The Potential Impact of the Japan Disaster – an Update

Chemical companies, Consumer demand, Economic growth, Futures trading

Japan2.pngSadly, the blog needs to update its March 16 post, which analysed the potential impact of the Japan disaster. Earlier hopes of a quick end to the problems have proved false:•250000 people are now in refugee accommodation•The death toll is still rising, and is likely to reach at least 18000•The head of the International Atomic Energy Agency says we are “still far from the end of the accident” at the Fukushima Daiichi nuclear plant.

………..

Some in financial markets seem to regard current events as a ‘buying opportunity’. But the blog disagrees:•Japan is the world’s 3rd largest economy, and its electronics industry powers much of the equipment we now take for granted in our personal and working lives•Container shipping companies including Hapag-Lloyd and OOCL have stopped calling at Tokyo and Yokohama•Radiation was found on a Mitsui OSK ship that had been 80 miles (128km) from the problem area•Europe’s auto suppliers association fears “the return to normal production levels may take months, and cost €bns of lost revenue“•Bosch, the world’s largest component company, says “it can’t predict whether it will be able to secure component supplies beyond the end of this week”.As the Wall Street Journal map above shows, the US has now set a much wider evacuation zone (red dots) than the Japanese government (black dots). The US Navy was told Friday to stay 100 nautical miles away from the Fukushima plant, and yesterday the US embassy began handing out potassium iodide tablets in Tokyo.And, of course, the problem of rolling electricity cutbacks across Japan continues. People have cut down heating, and train services have been cancelled, to try and conserve power. But damaged refineries and wrecked power stations cannot be replaced quickly. Whilst European and Asian diesel fuel prices have jumped 20% as a result of the crisis.

………..

In terms of the Scenarios outlined on March 16, it now seems unlikely that we are going to see a Short-term Recovery Scenario. This has potentially very serious implications for industry:•Many companies operate within extended global supply chains. It is therefore not easy to determine what components might be impacted. China, for example, is often the final assembler of goods for the West, but Japan is the key supplier in terms of the critical components.•Some companies, such as Hewlett Packard and GM, have been well aware of the risks since the disaster began. But many may have been lulled into complacency by official statements. •Japan pioneered the Just-In-Time approach to manufacturing. No shortages of critical components have yet been reported, but they may well now start to occur, as current inventories are exhausted.Companies therefore need to quickly establish high-level Action Teams, reporting to senior management. Their remit should be to understand the implications of a move into either the Medium-term Rebuilding or (hopefully never to be needed) the Long-term Damage Scenarios. We can, of course, all hope that a quick solution to current problems may be found. But in today’s increasingly uncertain world, Boards will know that hope is not a strategy, or a sensible contingency plan.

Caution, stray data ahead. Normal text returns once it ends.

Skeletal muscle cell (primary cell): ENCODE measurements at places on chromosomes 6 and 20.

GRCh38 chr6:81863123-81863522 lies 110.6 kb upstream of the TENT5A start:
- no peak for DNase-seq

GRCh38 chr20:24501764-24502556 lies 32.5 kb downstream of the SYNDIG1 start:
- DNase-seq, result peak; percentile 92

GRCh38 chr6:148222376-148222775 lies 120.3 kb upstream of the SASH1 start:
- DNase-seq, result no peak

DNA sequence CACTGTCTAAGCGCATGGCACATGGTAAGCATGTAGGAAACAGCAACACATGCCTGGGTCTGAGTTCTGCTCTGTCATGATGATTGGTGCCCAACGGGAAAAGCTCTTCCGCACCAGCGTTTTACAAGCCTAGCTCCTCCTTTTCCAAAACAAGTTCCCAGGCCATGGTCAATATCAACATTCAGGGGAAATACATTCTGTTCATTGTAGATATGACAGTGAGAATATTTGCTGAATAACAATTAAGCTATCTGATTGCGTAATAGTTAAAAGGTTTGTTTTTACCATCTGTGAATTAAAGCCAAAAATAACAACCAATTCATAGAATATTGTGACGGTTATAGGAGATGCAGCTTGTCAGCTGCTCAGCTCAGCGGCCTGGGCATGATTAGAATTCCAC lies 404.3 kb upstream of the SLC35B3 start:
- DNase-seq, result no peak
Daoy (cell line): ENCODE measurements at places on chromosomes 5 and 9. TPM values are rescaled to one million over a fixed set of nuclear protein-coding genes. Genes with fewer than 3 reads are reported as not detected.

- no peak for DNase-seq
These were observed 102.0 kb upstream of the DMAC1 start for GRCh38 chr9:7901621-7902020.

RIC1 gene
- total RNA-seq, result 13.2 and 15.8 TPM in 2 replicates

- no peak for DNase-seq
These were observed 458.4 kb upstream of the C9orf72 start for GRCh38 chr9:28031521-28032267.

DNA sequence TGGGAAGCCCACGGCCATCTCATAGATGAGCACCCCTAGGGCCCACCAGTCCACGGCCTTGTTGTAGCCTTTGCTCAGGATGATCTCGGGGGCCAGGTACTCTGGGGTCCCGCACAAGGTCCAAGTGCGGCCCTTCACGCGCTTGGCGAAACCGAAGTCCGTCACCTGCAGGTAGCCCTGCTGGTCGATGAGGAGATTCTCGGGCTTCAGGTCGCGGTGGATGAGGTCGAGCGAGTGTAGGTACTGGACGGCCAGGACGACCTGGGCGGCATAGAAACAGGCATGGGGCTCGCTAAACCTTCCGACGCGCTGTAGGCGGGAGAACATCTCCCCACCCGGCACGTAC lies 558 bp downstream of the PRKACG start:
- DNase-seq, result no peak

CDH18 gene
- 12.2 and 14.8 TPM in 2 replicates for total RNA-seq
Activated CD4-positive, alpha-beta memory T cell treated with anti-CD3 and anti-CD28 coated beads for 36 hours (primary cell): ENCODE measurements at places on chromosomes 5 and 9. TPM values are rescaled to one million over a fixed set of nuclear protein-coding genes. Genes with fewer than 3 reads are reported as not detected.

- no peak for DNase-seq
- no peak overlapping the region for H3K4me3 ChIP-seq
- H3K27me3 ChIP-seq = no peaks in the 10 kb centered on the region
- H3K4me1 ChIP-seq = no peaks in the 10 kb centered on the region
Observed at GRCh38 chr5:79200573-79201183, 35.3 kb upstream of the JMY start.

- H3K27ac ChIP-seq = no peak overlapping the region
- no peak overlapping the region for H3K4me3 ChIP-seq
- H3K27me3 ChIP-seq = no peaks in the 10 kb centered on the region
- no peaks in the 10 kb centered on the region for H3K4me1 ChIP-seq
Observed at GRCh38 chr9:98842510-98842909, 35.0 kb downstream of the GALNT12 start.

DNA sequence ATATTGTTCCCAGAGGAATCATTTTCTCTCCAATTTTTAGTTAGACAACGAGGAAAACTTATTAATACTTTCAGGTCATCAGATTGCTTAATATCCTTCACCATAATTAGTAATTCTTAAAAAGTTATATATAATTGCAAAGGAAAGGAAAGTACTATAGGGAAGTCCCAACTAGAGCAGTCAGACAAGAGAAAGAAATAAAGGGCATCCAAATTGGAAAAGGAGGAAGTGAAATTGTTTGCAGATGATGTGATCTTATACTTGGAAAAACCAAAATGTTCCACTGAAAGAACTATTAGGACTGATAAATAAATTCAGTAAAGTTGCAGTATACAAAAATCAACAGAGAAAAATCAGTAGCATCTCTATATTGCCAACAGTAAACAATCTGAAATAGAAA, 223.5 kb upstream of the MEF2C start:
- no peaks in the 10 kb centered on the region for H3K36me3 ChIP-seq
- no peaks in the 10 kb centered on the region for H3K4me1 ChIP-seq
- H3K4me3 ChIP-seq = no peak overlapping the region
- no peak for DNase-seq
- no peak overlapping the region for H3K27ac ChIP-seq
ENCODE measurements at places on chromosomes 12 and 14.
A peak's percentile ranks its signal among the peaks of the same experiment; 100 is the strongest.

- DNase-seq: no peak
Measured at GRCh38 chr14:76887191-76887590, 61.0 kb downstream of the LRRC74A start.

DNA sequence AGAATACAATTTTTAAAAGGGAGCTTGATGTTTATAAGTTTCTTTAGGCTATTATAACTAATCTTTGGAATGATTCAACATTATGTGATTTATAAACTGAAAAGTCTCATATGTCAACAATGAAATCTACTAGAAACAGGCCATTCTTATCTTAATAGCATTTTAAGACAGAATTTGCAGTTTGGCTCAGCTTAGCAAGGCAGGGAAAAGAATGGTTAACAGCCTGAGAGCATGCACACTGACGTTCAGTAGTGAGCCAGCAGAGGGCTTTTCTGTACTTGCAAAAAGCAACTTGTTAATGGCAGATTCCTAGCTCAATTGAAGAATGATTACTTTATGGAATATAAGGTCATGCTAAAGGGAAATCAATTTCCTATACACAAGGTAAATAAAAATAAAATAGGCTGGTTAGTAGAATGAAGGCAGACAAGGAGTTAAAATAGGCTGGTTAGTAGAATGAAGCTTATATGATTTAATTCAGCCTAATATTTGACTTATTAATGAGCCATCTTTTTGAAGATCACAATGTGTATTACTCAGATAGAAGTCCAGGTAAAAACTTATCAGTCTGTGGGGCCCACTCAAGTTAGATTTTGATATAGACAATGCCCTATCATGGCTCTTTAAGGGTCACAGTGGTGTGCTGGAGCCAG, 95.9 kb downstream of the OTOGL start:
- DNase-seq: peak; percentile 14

PREVIOUS POST

Uncertainty builds around the world

26/03/2011

Sadly, the blog needs to update its March 16 post, which analysed the potential ...

Learn more
NEXT POST

Facts of the week

28/03/2011

Sadly, the blog needs to update its March 16 post, which analysed the potential ...

Learn more
More posts
CEOs need new business models amid downturn
14/01/2019

Many indicators are now pointing towards a global downturn in the economy, along with paradigm shif...

Read
Chart of the Year – China’s shadow banking collapse means deflation may be round the corner
16/12/2018

Last year it was Bitcoin, in 2016 it was the near-doubling in US 10-year interest rates, and in 2015...

Read
BASF’s second profit warning highlights scale of the downturn now underway
09/12/2018

The chemical industry is easily the best leading indicator for the global economy.  And thanks to K...

Read
Chemistry & the Economy: 2019 Outlook
04/12/2018

There will be no shortage of important topics to discuss on Thursday, at my regular Chemistry and th...

Read
Brexit moves from ‘Snakes and Ladders’ to cricket
02/12/2018

The Brexit debate had appeared to be a simple game of Snakes & Ladders till now.  The Leave cam...

Read
Asian downturn worsens, bringing global recession nearer
25/11/2018

The chemical industry is the best leading indicator for the global economy.  And my visit to Singap...

Read
Your ‘A-Z Guide’ to the Brexit Negotiations
18/11/2018

“The UK is now facing a national crisis”, according to Margaret Thatcher’s former ...

Read
Global smartphone recession confirms consumer downturn
11/11/2018

Q3 smartphone sales data show the global market in recession, as Strategy Analytics confirmed: “Th...

Read

Market Intelligence

ICIS provides market intelligence that help businesses in the energy, petrochemical and fertilizer industries.

Learn more

Analytics

Across the globe, ICIS consultants provide detailed analysis and forecasting for the petrochemical, energy and fertilizer markets.

Learn more

Specialist Services

Find out more about how our specialist consulting services, events, conferences and training courses can help your teams.

Learn more

ICIS Insight

From our news service to our thought-leadership content, ICIS experts bring you the latest news and insight, when you need it.

Learn more